Effective Topical Agents and Emerging Perspectives in the Treatment of Psoriasis

Andrea Chiricozzi; Sergio Chimenti

Disclosures

Expert Rev Dermatol. 2012;7(3):283-293. 

In This Article

Topical Calcineurin Inhibitors

Topical calcinuerin inhibitors could be taken into consideration as a maintenance therapy after a satisfactory steroid therapy, possibly by reducing corticosteroids gradually and introducing calcineurin inhibitors as substitute therapeutic agents. They could constitute a valid alternative to corticosteroids because of their ability to suppress T-cell activation and proliferation. Indeed, by blocking calcineurin phosphatase, they prevent the dephosphorylation of the nuclear factor of activated T cells, which leads to inhibition of the activation of T cells and the production of proinflammatory cytokines including TNF-α, IFN-γ and IL-2, which is a key cytokine in the activation and amplification of T-cell response.[65]

Pimecrolimus (1.0%) and tacrolimus (0.03 and 0.1%) have been proven to be effective, well tolerated and safe in the treatment of atopic dermatitis, whereas their use in psoriasis is off-label, and their efficacy is still controversial.[66,67] Their efficacy seems to be limited because of their poor penetration into hyperkeratotic psoriatic plaques, and thus they might be considered as optimal therapeutic option in treating intertriginous areas and more sensitive body sites such as the face where the absorption is naturally increased.[68,69] However, in order to increase the limited penetration of these agents, they could be applied under occlusion or in combination with keratolytics such as salicylic acid and urea.

Recent clinical trials and case series showed an impressive efficacy in treating facial and flexural psoriasis. In an open-label clinical trial of 21 patients, tacrolimus induced complete clearance after 57 days of treatment in 81% of patients.[70]

A randomized, double-blinded, controlled, multicenter study enrolling 167 patients demonstrated clearance or excellent improvement in 65.2% of the tacrolimus ointment group compared with control group after an 8-week treatment period.[71]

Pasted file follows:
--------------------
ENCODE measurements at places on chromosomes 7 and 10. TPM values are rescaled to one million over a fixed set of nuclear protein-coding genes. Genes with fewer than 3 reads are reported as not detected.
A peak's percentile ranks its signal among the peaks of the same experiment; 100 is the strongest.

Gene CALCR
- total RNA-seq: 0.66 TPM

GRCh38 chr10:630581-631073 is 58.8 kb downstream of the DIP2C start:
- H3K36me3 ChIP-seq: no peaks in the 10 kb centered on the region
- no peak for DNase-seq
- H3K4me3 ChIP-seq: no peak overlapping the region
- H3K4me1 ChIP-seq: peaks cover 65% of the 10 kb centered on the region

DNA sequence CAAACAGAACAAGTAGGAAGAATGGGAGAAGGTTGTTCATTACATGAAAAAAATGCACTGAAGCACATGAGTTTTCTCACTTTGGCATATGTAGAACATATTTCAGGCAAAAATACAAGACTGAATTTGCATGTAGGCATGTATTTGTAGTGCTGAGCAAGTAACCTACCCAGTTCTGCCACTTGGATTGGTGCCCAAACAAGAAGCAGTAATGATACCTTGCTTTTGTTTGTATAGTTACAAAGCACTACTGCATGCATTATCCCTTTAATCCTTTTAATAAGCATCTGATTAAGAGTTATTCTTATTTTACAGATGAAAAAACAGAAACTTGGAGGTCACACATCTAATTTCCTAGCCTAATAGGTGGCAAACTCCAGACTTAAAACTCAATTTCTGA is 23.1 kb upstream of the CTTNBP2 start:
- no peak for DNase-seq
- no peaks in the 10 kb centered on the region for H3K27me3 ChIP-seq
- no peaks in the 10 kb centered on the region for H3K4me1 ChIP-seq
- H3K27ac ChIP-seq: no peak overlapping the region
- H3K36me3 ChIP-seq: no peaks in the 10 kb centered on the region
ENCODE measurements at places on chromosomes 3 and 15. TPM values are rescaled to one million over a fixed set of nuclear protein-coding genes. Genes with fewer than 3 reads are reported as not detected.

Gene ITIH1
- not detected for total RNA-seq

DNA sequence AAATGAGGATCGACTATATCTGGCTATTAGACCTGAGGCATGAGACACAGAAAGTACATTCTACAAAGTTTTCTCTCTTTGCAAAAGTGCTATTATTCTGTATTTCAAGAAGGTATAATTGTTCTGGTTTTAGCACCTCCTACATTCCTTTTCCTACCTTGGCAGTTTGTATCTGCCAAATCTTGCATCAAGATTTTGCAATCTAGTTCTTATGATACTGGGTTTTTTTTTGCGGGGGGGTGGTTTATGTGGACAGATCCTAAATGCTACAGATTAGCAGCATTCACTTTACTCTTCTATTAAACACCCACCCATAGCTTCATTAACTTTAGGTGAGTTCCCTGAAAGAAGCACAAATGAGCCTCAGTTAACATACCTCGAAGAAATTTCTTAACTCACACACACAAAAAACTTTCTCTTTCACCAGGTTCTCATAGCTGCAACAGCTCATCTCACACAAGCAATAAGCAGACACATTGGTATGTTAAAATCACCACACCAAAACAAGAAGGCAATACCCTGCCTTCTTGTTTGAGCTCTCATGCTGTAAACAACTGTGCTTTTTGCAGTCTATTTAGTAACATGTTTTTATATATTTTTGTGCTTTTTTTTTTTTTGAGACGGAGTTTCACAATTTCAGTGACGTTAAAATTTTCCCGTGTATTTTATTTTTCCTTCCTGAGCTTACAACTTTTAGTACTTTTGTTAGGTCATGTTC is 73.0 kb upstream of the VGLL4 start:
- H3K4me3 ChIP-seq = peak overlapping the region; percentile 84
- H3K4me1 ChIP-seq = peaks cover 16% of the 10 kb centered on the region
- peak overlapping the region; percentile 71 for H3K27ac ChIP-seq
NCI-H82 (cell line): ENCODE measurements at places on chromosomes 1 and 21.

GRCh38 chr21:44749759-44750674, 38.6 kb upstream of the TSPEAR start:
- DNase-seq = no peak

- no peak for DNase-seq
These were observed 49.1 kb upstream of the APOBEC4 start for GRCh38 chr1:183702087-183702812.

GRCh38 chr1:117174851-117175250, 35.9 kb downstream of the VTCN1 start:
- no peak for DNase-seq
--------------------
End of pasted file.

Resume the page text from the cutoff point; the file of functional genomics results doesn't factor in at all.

In a study of 21 patients treated with 0.1% tacrolimus ointment, applied twice daily for 4 weeks without occlusion, 10 (47.6%) and 9 (42.9%) patients experienced a complete or good response, respectively.[72]

For the treatment of genital psoriasis, an open-label study was performed using topical tacrolimus 0.1% ointment, applied twice daily for 8 weeks with a follow-up period of 4 weeks.[68]

The other calcineurin inhibitor, pimecrolimus, has been shown to be effective and well tolerated for intertriginous and facial psoriasis. In a double-blind, randomized, vehicle-controlled study of 57 patients, 8 weeks of pimecrolimus treatment induced an improvement in 82% of patients compared with 41% of the vehicle group.

On the basis of Investigator Global Assessment, good efficacy of 1% pimecrolimus cream has also been observed in a double-blind, randomized, controlled trial involving 57 patients with moderate-to-severe inverse psoriasis. More than half of patients (54%) were clear or almost clear after 2 weeks of treatment compared with 21% of the vehicle arm, and by week 8, the percentage increased to up to 71%.[72]

Lebwohl et al. confirmed tacrolimus as being effective for the treatment of facial and flexural psoriasis, showing marked improvement in 66.7% of patients compared with 36.8% of the vehicle arm.[70]

Regarding the safety profile, calcineurin inhibitors appear to be safe, since only mild side effects including itching, stinging and the feeling of warmth may occur, and they do not show the typical long-term side effects of steroids, although no extensive studies so far have confirmed their safety in psoriasis treatment.

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